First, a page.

The media, health magazines, even Facebook are all touting the “right” foods that are supposed to help you stay or get healthy. Sadly, there is much information being distributed that is so far from the truth, it not only will confuse people, but it will make them sick too! Even the health “nuts” are getting it wrong. If you want to take your health to a new level, read this!
1. Unfermented SoyWhile we know that most soy grown in this country is genetically modified, there may still be those who feel that soy has great benefit if it is organic and pure. Sadly, the estrogenic properties and the added protein of soy will still prevent your body from achieving optimal health. Non-fermented soy products contain phytic acid, which contains anti-nutritive properties. Phytic acid binds with certain nutrients, including iron, to inhibit their absorption. This is a direct, physical effect that takes place in the digestive system. Their ability to bind is limited by the milligrams of phytic acid present. Another dirty little secret about the “natural” soy foods industry is the widespread use of hexane in processing. Hexane is strictly prohibited in organic food processing, but is used to make “natural” soy foods and even some that are “made with organic ingredients,” such as Clif Bars. Hexane is a neurotoxic petrochemical solvent that is listed as a hazardous air pollutant with the Environmental Protection Agency (EPA). The best way to consume soy is fermented. Fermented soy stops the effect of phytic acid and increases the availability of isoflavones. The fermentation also creates probiotics -- the "good" bacteria the body is absolutely dependent on, such as lactobacilli. The fermentation of soy increases the quantity, availability, digestibility and assimilation of nutrients in the body. Soy is among the most common food allergens, along with dairy and tree nuts. However, fermenting soy appears to reduce its allergenic properties. A study by researchers at the University of Illinois and published in “Food Engineering and Ingredients” in 2008 found that allergic reactions to soy were cut by 99 percent through fermentation. The process also appears to increase the availability of the amino acids in soy foods. The researchers noted that fermenting breaks down the protein in soy into small particles that antibodies cannot identify as foreign matter. Many studies have shown traditionally fermented soy--which is the form that is very popular in many Asian cultures--aids in preventing and reducing a variety of diseases including certain forms of heart disease and cancers.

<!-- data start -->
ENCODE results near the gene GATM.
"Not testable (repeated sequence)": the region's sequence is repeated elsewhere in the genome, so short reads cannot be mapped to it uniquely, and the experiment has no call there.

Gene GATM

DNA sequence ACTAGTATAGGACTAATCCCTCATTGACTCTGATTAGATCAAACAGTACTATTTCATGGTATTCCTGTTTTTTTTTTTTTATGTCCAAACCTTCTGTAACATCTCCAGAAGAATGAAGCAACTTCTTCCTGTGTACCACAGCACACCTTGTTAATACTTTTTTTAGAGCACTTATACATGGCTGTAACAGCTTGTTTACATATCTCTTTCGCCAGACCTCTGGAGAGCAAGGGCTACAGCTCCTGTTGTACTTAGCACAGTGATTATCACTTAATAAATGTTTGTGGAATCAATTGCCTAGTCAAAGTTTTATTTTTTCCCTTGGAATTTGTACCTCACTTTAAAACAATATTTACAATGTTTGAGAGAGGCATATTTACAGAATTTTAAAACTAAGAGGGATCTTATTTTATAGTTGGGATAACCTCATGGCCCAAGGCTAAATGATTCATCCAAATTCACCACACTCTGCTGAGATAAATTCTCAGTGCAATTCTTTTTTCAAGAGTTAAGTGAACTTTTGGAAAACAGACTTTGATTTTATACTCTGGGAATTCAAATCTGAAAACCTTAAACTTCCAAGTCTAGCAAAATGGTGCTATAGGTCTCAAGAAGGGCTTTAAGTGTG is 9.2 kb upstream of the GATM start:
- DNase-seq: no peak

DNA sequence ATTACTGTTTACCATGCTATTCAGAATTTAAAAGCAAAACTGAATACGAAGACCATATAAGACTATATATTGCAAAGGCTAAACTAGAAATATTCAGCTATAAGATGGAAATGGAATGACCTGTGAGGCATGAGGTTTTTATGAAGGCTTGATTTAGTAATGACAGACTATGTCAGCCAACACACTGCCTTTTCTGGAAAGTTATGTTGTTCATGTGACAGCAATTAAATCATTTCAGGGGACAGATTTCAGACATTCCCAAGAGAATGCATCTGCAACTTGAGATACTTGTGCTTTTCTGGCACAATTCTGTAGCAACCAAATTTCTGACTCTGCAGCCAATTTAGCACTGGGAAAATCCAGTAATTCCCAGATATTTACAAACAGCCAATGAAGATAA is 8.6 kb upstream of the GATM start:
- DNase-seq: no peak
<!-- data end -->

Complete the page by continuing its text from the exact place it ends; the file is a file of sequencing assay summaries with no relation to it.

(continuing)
2. Vegetables and Fruits… That are Genetically Modified (GM)While squash, zucchini, papaya, corn, alfalfa, sugar beets, and soy may seem healthy enough for eating since they are vegetables and fruits, they could actually be ticking time bombs in your body waiting to be provoked. Currently, eight crops from GM seeds are commercially available in the United States: corn (field and sweet), soybeans, cotton, canola, alfalfa, sugar beets, papaya and squash. The American Academy of Environmental Medicine (AAEM) urges doctors to prescribe non-GMO diets for all patients. They cite animal studies showing organ damage, gastrointestinal and immune system disorders, accelerated aging, and infertility. Human studies show how GM food can leave material behind inside us, possibly causing long-term problems. Genes inserted into GM soy, for example, can transfer into the DNA of bacteria living inside us, and the toxic insecticide used on GM corn was found in the blood of pregnant women and their unborn fetuses. Numerous health problems increased after GMOs were introduced in 1996. The percentage of Americans with three or more chronic illnesses jumped from 7% to 13% in just 9 years; food allergies skyrocketed, and disorders such as autism, reproductive disorders, digestive problems, and others are on the rise. Although there is not sufficient research to confirm that GMs are a contributing factor, doctors’ groups such as the AAEM tell us to protect ourselves, and especially our children who are most at risk. The American Public Health Association and American Nurses Association are among many medical groups that condemn the use of GM bovine growth hormone, because the milk from treated cows has more of the hormone IGF-1 (insulin-like growth factor 1)―which is linked to cancer.